Feeling Totally Stressed at Work? This Simple 5-Step Plan Can Help

Mindfulness at work
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You have dozens of emails in your inbox, a couple deadlines looming and a boss that keeps walking past your desk staring over your shoulder.

Stressful! Sometimes you just need a minute to take a breath.

Don’t feel guilty. We’ve all been there. Stress at work is commonplace, but it doesn’t have to be.

And you don’t necessarily have to change jobs or take a weeklong hiatus to a tropical destination to relieve all the tension building up.

Sometimes all you have to do is breathe.

Yes, just breathe. In. Out.

Studies have shown that incorporating mindfulness into your workday — by taking a few minutes and using focused breathing to center your thoughts on the present moment — results in lower stress levels.

Taking 5 to 10 minutes a day to practice mindfulness also helps lower blood pressure and improves the immune system, according to Laurel Geise, founder and CEO of The Geise Group, a corporate training and consulting firm that helps companies integrate mindfulness programs into their corporate culture.

Think: fewer doctor visits and no more stocking up on Advil.

The benefits extend beyond the personal to the professional. Geise says incorporating mindfulness into your workday can improve your concentration, ability to stay focused and time management.

So How Exactly Do You Practice Mindfulness?

Mindfulness doesn’t require intensive background knowledge or any investment in equipment — only time. And you can start by just taking five minutes a day, twice a day.

“As long as you’re breathing, you can practice mindfulness,” Geise said.

She recommends five simple steps to put it into regular practice:

  1. Sit up straight in your chair. 
  2. Focus on your breath. 
  3. When thoughts enter your mind, return to the breath. 
  4. If your mind wanders, go back to your breath. 
  5. Practice for five minutes a day.

Though Geise said it doesn’t matter how you breathe — in through the nose and out through the mouth, in and out through the nose, or in and out through the mouth — what’s more important is that you are in a comfortable position so you aren’t taking the focus away from your breathing.

But you don’t want to get too comfortable. Falling asleep is not the goal.

“If you could do it for more than five minutes a day that’s fantastic,” Geise said. “I would say five is good, 10 is better.”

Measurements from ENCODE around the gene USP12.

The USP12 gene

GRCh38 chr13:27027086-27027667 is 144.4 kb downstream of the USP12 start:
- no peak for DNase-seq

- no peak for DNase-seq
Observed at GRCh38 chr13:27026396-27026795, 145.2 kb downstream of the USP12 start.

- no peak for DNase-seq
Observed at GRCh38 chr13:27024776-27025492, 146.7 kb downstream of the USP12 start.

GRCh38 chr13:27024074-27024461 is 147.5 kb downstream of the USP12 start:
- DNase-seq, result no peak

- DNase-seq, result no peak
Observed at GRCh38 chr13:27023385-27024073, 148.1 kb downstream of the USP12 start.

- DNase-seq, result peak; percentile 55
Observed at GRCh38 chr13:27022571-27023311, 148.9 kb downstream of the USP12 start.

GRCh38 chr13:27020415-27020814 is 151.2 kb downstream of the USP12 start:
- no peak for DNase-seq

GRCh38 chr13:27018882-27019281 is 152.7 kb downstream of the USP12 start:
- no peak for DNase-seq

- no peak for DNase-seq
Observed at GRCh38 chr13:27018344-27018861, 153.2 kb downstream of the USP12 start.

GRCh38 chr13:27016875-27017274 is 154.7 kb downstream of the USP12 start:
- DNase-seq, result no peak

For those interested in developing a more formal meditation practice, she said 20 minutes twice a day gives you optimal benefits.

When Should I Push the Pause Button?

Geise said the best time to put mindfulness into practice would be at the beginning of your day, then right after work. Do it before you get a cup of coffee or pick up your phone, she said, and then when you leave the office as a way to release the stress and anxiety built up through the day.

Taking a mindful moment during your lunch break can also be beneficial.

“I think it’s a great practice to have before you go back into full work mode because it helps you to get focused… into the afternoon,” Geise said.

For those crazy-busy, always-on-the-go folks who think taking a break in their day to essentially do nothing at all is counterproductive, she argues the opposite.

“When we can spend five to 10 minutes being mindful, what happens is that it actually enhances our focus,” she said. “Because I’m more focused, I’m actually going to be able to get more things done.”

Five minutes isn’t a huge amount of time when you put things in perspective. You’d spend that much taking a quick bathroom break or waiting for coffee to brew in the break room.

Sharing is Caring

Once you’re in the practice of rewiring your brain to better handle stress, it’s only right that you share your enlightenment with your co-workers. Anxiety can affect others around you. Why not have everyone in your office feeling zen?

A 2014 research study by the University of North Carolina’s Kenan-Flagler Business School found that bringing mindfulness to work lowered absenteeism and turnover, increased productivity and enhanced work relationships.

That’s reason enough to convince your boss it’s important to take a break to breathe every now and then.

Companies already on the bandwagon include:


Apple provides its employees with 30 minutes of meditation each day, on-site yoga, meditation classes and a meditation room.


Google offers around a dozen courses on “mindfulness meditation” — it introduced its first course, “Search Inside Yourself,” in 2007.


Marc Benioff, CEO of software company Salesforce, is such a big fan of meditation he put meditation rooms on every floor of the new Salesforce building in San Francisco.


HBO’s headquarters offer a variety of relaxation options: it has a gym, yoga classes and weekly meditation.  

Procter & Gamble

Procter & Gamble employees can take advantage of meditation spaces and classes at the P&G corporate centers.

Your Turn: Do you practice mindfulness to de-stress from the workday?

With research from Jacquelyn Pica, an editorial intern at The Penny Hoarder.

Nicole Dow is a staff writer at The Penny Hoarder. Practicing mindfulness has increased her inner peace, though she’s not sure if her 2-year-old will tolerate her taking many five-minute breaks of quiet at home.